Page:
Alan P. Koretsky, Ph.D.

Headshot of Alan Paul Koretsky

Alan P. Koretsky, Ph.D.

Senior Investigator
Address
FUNCTIONAL AND MOLECULAR METABOLISM SECTION, LABORATORY OF FUNCTIONAL & MOLECULAR IMAGING

BG 10 RM B1D728
10 CENTER DR
BETHESDA MD 20814

Dr. Koretsky received his B.S. degree from the Massachusetts Institute of Technology and Ph.D. from the University of California at Berkeley. He performed postdoctoral work in the NHLBI at NIH studying regulation of mitochondrial metabolism using optical and NMR techniques. Dr. Koretsky spent twelve years on the faculty in the Department of Biological Sciences at Carnegie Mellon University where he was the Eberly Professor of Structural Biology and Chemistry. In summer 1999, he moved to NINDS as Chief of the Laboratory of Functional and Molecular Imaging and Director of the NIH MRI Research Facility. Dr. Koretsky's laboratory is interested in two main areas. They are actively developing novel imaging techniques to visualize brain function and study the regulation of cellular energy metabolism combining molecular genetics with non-invasive imaging tools.

Dr. Koretsky interview in the Oral History Program : https://history.nih.gov/archives/downloads/alankoretsky.pdf

Visit the Laboratory of Functional and Molecular Imaging Website

The Functional and Molecular Imaging Section has two major research interests. One is to develop novel functional and molecular imaging techniques to study brain structure and function. Emphasis is on MRI but some optical imaging is performed as well. Current areas of interest are to extend spatial resolution and understand the relation of functional MRI to neuronal architecture. New imaging tools are being developed to image calcium influx and gene expression non-invasively in the mouse brain.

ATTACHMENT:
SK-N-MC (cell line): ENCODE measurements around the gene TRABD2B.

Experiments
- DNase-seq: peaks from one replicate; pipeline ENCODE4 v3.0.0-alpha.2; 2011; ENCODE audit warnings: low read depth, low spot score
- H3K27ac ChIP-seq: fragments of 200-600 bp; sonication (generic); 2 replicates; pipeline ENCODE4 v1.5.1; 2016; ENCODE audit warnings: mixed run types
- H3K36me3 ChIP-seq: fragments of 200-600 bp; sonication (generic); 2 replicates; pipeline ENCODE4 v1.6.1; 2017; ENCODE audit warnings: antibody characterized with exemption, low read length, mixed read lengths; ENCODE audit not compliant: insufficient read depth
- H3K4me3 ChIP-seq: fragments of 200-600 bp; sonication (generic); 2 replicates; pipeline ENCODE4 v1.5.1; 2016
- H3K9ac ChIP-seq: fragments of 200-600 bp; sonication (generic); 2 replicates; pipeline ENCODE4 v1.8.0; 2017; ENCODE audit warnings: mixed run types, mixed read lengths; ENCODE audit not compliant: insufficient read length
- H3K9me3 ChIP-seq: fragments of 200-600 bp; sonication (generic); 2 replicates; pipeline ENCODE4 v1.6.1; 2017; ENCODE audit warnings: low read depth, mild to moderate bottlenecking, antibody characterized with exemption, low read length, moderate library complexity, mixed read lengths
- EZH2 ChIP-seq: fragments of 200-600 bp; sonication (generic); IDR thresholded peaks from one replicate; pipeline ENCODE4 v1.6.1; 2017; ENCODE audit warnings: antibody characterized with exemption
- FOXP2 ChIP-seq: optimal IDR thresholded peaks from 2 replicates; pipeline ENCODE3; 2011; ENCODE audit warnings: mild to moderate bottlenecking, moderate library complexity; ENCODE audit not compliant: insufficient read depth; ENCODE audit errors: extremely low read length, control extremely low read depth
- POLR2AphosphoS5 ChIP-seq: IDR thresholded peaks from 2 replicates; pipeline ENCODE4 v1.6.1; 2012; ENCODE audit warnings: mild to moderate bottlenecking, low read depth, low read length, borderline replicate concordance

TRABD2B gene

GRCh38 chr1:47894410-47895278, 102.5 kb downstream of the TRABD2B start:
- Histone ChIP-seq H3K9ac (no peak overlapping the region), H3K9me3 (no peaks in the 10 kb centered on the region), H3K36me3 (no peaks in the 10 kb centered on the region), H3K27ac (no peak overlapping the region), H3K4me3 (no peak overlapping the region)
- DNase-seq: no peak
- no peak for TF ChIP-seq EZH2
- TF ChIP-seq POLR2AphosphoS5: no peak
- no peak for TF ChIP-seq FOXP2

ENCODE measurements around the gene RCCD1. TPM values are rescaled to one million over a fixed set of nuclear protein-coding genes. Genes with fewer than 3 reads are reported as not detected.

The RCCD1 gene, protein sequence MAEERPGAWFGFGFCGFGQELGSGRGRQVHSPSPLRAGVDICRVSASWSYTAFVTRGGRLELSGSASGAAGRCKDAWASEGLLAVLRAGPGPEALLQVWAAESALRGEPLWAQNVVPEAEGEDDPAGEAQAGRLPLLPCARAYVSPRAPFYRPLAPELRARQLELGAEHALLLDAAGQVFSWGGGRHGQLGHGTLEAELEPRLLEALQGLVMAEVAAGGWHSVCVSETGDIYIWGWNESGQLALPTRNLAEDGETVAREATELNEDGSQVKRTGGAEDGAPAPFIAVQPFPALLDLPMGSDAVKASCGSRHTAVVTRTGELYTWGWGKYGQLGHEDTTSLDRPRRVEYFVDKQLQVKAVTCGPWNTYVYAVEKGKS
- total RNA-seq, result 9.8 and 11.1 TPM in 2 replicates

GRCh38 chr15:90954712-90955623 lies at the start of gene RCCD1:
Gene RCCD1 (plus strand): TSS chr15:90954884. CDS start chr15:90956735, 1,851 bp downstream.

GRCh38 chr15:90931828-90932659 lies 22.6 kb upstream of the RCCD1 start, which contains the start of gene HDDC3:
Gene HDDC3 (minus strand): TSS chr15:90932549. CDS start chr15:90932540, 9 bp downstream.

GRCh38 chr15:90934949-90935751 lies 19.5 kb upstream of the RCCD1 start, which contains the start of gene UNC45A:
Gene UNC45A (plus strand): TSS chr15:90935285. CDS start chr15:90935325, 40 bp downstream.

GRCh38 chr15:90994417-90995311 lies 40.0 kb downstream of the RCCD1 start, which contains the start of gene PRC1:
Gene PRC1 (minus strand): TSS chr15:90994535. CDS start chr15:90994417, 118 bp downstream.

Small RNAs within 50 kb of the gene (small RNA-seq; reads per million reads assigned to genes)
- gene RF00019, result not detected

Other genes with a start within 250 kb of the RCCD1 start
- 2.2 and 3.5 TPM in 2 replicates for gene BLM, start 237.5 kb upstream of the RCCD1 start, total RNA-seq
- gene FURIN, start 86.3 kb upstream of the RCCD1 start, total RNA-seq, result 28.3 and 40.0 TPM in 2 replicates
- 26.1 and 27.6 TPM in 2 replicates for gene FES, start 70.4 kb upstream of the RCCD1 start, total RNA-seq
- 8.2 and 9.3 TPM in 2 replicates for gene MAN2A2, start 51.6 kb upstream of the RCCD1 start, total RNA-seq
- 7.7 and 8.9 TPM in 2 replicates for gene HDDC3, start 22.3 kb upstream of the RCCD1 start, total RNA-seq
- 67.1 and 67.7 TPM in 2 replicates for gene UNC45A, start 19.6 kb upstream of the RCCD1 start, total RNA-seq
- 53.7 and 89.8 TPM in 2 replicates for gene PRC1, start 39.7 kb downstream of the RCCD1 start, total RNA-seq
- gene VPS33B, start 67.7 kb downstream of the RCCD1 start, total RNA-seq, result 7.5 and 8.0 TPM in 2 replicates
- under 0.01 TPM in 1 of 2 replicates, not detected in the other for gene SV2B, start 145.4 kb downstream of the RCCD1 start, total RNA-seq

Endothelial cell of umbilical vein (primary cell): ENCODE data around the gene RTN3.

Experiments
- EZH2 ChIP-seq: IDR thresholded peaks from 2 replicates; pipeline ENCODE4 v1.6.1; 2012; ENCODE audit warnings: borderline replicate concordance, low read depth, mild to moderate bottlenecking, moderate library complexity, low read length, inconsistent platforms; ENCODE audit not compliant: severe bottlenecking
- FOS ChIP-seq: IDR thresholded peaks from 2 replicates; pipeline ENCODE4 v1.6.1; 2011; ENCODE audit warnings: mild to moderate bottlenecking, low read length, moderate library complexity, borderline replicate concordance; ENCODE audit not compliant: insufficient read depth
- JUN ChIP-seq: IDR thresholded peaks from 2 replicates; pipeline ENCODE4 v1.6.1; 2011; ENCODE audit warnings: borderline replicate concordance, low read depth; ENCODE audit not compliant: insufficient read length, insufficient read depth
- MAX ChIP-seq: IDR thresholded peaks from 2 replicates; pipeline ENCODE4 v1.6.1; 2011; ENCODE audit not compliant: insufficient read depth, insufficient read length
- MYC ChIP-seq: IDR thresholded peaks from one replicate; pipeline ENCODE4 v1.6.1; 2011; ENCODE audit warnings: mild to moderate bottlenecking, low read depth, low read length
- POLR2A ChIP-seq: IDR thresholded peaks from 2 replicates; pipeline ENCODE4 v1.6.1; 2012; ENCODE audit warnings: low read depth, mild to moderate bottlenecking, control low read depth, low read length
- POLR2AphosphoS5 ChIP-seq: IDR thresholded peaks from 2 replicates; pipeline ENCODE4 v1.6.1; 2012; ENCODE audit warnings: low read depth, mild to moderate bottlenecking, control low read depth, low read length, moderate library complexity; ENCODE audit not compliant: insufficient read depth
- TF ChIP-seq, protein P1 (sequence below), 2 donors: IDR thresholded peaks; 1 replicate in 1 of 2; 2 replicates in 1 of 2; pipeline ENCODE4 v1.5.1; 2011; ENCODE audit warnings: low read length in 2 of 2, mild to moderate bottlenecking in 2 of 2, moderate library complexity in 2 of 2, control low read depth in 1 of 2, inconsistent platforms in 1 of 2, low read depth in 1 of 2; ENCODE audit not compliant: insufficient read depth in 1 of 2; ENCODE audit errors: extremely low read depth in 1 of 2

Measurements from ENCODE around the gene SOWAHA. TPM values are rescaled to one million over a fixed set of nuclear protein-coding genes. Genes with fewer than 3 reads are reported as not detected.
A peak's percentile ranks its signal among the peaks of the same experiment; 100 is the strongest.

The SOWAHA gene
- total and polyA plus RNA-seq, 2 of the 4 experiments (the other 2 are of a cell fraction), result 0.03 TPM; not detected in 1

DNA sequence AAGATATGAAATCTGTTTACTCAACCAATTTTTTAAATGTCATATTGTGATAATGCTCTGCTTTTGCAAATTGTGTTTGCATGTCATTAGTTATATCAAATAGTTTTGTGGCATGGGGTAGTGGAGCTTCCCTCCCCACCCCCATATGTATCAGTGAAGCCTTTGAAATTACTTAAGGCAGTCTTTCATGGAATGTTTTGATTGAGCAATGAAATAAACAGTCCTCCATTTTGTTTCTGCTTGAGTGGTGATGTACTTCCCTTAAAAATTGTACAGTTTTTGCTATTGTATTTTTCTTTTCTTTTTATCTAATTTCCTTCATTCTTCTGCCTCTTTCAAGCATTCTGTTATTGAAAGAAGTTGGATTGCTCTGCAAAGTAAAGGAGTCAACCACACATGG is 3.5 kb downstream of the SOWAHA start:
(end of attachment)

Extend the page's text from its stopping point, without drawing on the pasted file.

The second major research area is cellular energetics. In particular, we are interested in the role of the enzyme creatine kinase and regulation of mitochondrial metabolism. This work relies on combining non-invasive imaging tools and molecular genetics in the mouse to study mitochondrial function in vivo. Current areas of interest are to determine the role of creatine kinase in cell growth and death. We are also interested in characterizing changes in the mitochondrial proteome during changes in mitochondrial metabolism using novel two-dimensional gel electrophoresis techniques.